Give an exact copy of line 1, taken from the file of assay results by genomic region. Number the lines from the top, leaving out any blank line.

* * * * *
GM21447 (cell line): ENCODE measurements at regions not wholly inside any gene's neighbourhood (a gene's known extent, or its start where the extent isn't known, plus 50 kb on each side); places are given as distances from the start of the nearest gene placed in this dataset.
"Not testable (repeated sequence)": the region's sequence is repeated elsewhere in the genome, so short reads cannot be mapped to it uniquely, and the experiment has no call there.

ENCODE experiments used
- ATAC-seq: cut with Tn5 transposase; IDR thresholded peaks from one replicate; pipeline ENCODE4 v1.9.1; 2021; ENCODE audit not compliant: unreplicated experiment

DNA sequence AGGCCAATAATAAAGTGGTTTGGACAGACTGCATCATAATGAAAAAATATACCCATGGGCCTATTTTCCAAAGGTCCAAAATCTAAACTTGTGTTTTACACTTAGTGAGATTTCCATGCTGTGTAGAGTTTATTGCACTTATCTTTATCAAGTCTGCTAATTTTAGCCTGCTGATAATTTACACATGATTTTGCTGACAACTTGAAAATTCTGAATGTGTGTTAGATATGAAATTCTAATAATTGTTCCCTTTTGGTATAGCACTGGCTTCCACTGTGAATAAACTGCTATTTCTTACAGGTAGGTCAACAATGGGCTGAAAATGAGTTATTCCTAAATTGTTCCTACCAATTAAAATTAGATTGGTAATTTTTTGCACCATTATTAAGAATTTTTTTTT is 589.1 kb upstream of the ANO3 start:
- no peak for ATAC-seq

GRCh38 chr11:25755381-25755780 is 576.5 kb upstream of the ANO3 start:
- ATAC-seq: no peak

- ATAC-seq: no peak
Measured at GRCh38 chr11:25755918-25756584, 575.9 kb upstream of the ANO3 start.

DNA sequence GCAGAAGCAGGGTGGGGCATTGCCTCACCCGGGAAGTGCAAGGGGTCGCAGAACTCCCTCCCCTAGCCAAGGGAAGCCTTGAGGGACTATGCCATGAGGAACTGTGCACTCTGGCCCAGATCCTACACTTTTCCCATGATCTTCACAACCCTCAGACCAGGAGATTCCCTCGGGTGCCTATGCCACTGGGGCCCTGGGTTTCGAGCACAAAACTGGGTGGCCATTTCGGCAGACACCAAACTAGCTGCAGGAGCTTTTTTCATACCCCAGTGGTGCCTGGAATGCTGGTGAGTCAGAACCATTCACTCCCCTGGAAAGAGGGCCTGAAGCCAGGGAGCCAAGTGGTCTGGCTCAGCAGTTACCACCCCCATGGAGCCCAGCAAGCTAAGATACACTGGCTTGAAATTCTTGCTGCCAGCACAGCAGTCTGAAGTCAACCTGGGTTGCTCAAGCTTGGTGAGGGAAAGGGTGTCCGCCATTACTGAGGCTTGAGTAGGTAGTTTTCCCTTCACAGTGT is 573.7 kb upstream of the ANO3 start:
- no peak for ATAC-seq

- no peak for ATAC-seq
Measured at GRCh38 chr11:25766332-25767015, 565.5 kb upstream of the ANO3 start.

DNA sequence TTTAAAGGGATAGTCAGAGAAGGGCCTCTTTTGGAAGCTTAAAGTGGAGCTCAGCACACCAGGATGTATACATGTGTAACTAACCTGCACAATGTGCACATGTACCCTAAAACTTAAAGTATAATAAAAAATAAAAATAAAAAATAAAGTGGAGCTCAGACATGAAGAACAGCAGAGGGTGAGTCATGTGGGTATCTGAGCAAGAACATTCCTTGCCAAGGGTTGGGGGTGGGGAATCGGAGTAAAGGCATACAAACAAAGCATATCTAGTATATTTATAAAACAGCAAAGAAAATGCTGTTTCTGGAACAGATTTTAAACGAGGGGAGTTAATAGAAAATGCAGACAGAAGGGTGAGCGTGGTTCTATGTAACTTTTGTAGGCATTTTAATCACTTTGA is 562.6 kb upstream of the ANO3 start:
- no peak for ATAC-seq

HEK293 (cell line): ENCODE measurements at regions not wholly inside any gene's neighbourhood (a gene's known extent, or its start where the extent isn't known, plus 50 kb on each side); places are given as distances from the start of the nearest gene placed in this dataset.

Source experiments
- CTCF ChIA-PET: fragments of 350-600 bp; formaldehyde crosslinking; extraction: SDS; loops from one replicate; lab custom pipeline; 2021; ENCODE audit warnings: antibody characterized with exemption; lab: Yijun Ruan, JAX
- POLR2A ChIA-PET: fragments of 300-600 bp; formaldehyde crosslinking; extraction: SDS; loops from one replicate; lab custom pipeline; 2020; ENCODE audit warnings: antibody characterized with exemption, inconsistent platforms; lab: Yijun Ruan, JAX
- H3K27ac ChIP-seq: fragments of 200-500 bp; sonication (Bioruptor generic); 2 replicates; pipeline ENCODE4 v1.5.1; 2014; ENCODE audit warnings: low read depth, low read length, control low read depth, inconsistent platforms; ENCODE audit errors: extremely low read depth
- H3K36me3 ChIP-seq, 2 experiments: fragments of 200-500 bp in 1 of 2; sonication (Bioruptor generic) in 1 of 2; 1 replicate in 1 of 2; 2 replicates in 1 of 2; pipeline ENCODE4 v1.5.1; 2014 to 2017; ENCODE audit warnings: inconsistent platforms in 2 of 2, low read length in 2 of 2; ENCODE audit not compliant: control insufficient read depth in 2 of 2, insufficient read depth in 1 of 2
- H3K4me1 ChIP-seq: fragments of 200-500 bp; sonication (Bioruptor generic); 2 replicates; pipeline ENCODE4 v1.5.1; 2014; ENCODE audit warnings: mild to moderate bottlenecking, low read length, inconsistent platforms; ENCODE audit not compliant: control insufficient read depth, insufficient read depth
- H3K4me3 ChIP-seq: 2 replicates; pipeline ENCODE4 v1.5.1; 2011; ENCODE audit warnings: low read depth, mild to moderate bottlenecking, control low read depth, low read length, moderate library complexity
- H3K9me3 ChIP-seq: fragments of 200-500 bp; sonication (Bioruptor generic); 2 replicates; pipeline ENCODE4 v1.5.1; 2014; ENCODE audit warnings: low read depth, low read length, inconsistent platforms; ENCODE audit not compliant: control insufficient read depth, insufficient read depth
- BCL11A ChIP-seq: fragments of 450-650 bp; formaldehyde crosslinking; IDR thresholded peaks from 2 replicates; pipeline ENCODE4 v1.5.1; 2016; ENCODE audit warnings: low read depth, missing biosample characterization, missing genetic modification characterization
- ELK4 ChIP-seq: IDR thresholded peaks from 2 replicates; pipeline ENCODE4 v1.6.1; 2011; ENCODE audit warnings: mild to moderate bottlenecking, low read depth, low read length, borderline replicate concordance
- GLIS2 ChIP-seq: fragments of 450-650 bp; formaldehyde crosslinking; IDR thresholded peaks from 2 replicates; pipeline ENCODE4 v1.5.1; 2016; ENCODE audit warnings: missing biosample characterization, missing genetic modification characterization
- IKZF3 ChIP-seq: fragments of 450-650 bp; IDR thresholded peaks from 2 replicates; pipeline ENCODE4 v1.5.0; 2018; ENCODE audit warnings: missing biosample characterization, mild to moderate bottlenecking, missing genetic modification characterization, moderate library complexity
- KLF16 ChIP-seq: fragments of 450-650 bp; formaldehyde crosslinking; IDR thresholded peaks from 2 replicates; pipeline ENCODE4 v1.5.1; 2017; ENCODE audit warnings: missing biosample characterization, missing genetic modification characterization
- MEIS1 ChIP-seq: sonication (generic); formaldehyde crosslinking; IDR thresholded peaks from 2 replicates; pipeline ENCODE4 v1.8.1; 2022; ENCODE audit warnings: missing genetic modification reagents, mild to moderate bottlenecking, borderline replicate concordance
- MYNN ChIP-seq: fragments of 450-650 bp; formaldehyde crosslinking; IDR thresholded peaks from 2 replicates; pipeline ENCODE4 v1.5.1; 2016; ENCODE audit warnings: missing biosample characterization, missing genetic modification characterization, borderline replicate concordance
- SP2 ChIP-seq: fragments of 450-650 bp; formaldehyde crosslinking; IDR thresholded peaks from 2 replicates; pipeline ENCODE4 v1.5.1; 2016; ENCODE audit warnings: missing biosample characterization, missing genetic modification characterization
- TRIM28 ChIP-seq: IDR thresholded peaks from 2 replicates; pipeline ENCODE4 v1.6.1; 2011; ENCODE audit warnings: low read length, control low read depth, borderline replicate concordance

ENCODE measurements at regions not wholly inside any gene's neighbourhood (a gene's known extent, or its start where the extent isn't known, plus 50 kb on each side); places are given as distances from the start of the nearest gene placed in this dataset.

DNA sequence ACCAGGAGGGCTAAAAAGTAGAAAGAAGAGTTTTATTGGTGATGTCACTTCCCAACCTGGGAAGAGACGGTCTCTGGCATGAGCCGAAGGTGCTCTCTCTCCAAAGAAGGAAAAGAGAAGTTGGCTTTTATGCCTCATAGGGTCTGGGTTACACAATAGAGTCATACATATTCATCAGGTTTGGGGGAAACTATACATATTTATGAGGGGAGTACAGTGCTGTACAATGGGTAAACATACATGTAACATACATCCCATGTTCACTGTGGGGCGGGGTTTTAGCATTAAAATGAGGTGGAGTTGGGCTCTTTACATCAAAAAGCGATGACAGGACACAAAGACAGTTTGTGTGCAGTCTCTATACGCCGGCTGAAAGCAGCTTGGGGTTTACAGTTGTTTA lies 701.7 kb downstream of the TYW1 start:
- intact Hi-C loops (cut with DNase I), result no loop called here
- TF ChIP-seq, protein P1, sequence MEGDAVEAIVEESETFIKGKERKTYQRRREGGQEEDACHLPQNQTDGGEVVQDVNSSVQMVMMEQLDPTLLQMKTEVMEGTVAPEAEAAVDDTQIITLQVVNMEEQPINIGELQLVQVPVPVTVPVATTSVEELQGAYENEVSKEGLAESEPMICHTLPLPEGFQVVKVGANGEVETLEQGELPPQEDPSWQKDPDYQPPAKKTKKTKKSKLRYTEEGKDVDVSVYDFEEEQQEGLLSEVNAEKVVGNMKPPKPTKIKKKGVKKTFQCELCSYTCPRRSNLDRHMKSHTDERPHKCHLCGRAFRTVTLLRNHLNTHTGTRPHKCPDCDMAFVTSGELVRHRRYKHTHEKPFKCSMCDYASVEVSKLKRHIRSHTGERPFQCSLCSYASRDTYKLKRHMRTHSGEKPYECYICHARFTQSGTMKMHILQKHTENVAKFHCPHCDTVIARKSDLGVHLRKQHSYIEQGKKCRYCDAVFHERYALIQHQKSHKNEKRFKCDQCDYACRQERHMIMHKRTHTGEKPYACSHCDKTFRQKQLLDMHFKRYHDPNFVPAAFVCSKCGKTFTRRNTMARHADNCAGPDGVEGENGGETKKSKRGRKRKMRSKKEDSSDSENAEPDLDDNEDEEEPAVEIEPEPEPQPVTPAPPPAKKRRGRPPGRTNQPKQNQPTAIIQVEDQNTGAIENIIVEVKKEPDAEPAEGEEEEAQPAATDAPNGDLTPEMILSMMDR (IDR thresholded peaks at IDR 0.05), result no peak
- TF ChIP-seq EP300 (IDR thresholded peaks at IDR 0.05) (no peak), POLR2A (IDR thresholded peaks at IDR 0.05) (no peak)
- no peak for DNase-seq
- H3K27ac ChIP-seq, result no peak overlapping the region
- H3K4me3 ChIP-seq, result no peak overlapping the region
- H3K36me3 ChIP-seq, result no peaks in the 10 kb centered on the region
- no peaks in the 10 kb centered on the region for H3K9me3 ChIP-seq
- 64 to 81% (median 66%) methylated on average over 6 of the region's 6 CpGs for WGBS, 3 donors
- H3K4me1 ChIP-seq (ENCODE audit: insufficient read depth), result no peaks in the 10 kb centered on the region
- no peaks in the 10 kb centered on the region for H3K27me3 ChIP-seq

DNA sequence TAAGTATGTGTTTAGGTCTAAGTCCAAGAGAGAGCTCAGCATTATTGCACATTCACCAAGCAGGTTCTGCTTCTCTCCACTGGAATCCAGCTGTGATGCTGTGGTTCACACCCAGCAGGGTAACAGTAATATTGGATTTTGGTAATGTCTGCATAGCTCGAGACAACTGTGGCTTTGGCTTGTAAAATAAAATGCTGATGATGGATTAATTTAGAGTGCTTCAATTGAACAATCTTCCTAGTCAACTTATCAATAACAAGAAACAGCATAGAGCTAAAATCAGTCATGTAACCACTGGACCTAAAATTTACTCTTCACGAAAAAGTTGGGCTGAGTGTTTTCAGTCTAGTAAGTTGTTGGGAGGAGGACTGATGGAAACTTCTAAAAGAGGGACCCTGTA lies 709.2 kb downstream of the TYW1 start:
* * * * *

GM21447 (cell line): ENCODE measurements at regions not wholly inside any gene's neighbourhood (a gene's known extent, or its start where the extent isn't known, plus 50 kb on each side); places are given as distances from the start of the nearest gene placed in this dataset.